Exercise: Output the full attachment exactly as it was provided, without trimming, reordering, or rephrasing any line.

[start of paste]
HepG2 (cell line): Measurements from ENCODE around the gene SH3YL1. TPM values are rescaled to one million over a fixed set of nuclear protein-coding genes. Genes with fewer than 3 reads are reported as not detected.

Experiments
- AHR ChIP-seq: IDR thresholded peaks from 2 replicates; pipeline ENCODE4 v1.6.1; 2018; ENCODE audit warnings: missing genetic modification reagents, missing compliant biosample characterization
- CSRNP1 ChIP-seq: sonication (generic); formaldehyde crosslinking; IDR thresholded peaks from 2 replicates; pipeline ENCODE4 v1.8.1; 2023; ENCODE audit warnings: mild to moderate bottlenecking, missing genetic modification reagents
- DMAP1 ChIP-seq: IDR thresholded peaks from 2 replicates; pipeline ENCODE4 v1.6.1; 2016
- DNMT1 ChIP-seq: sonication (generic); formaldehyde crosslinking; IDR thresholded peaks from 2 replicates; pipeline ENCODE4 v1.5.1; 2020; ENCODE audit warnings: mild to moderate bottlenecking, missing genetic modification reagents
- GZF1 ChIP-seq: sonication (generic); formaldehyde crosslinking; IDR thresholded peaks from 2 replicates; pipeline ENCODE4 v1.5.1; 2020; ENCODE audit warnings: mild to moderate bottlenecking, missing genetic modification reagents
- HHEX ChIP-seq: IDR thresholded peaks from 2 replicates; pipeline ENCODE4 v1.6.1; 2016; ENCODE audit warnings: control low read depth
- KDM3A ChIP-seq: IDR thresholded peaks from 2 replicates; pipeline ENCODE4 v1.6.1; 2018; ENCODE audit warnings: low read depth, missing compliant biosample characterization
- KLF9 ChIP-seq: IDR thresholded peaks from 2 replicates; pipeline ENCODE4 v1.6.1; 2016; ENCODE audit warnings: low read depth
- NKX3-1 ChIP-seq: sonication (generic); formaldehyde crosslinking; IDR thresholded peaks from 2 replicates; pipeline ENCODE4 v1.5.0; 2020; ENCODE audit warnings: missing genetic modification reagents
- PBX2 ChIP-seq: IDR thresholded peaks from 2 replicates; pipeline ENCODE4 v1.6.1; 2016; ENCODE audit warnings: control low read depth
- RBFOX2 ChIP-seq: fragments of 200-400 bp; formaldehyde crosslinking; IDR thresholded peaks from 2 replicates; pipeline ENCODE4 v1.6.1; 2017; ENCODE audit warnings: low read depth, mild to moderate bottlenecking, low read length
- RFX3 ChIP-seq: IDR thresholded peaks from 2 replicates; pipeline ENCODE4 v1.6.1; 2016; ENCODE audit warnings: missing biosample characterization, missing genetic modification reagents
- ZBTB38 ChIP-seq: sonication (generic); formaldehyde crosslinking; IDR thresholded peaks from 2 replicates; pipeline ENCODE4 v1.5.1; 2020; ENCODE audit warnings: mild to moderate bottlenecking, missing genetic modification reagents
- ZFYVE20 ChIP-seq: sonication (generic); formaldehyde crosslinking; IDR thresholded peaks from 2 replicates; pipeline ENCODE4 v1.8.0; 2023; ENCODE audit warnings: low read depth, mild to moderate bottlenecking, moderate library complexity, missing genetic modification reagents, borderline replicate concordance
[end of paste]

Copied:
HepG2 (cell line): Measurements from ENCODE around the gene SH3YL1. TPM values are rescaled to one million over a fixed set of nuclear protein-coding genes. Genes with fewer than 3 reads are reported as not detected.

Experiments
- AHR ChIP-seq: IDR thresholded peaks from 2 replicates; pipeline ENCODE4 v1.6.1; 2018; ENCODE audit warnings: missing genetic modification reagents, missing compliant biosample characterization
- CSRNP1 ChIP-seq: sonication (generic); formaldehyde crosslinking; IDR thresholded peaks from 2 replicates; pipeline ENCODE4 v1.8.1; 2023; ENCODE audit warnings: mild to moderate bottlenecking, missing genetic modification reagents
- DMAP1 ChIP-seq: IDR thresholded peaks from 2 replicates; pipeline ENCODE4 v1.6.1; 2016
- DNMT1 ChIP-seq: sonication (generic); formaldehyde crosslinking; IDR thresholded peaks from 2 replicates; pipeline ENCODE4 v1.5.1; 2020; ENCODE audit warnings: mild to moderate bottlenecking, missing genetic modification reagents
- GZF1 ChIP-seq: sonication (generic); formaldehyde crosslinking; IDR thresholded peaks from 2 replicates; pipeline ENCODE4 v1.5.1; 2020; ENCODE audit warnings: mild to moderate bottlenecking, missing genetic modification reagents
- HHEX ChIP-seq: IDR thresholded peaks from 2 replicates; pipeline ENCODE4 v1.6.1; 2016; ENCODE audit warnings: control low read depth
- KDM3A ChIP-seq: IDR thresholded peaks from 2 replicates; pipeline ENCODE4 v1.6.1; 2018; ENCODE audit warnings: low read depth, missing compliant biosample characterization
- KLF9 ChIP-seq: IDR thresholded peaks from 2 replicates; pipeline ENCODE4 v1.6.1; 2016; ENCODE audit warnings: low read depth
- NKX3-1 ChIP-seq: sonication (generic); formaldehyde crosslinking; IDR thresholded peaks from 2 replicates; pipeline ENCODE4 v1.5.0; 2020; ENCODE audit warnings: missing genetic modification reagents
- PBX2 ChIP-seq: IDR thresholded peaks from 2 replicates; pipeline ENCODE4 v1.6.1; 2016; ENCODE audit warnings: control low read depth
- RBFOX2 ChIP-seq: fragments of 200-400 bp; formaldehyde crosslinking; IDR thresholded peaks from 2 replicates; pipeline ENCODE4 v1.6.1; 2017; ENCODE audit warnings: low read depth, mild to moderate bottlenecking, low read length
- RFX3 ChIP-seq: IDR thresholded peaks from 2 replicates; pipeline ENCODE4 v1.6.1; 2016; ENCODE audit warnings: missing biosample characterization, missing genetic modification reagents
- ZBTB38 ChIP-seq: sonication (generic); formaldehyde crosslinking; IDR thresholded peaks from 2 replicates; pipeline ENCODE4 v1.5.1; 2020; ENCODE audit warnings: mild to moderate bottlenecking, missing genetic modification reagents
- ZFYVE20 ChIP-seq: sonication (generic); formaldehyde crosslinking; IDR thresholded peaks from 2 replicates; pipeline ENCODE4 v1.8.0; 2023; ENCODE audit warnings: low read depth, mild to moderate bottlenecking, moderate library complexity, missing genetic modification reagents, borderline replicate concordance